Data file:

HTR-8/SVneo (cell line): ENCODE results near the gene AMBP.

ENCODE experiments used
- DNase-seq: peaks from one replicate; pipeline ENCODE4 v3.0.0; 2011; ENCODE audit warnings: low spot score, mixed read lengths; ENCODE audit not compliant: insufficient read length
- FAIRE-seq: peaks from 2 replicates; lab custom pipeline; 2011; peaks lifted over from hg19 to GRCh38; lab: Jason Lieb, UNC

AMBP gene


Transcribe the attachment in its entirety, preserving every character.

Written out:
HTR-8/SVneo (cell line): ENCODE results near the gene AMBP.

ENCODE experiments used
- DNase-seq: peaks from one replicate; pipeline ENCODE4 v3.0.0; 2011; ENCODE audit warnings: low spot score, mixed read lengths; ENCODE audit not compliant: insufficient read length
- FAIRE-seq: peaks from 2 replicates; lab custom pipeline; 2011; peaks lifted over from hg19 to GRCh38; lab: Jason Lieb, UNC

AMBP gene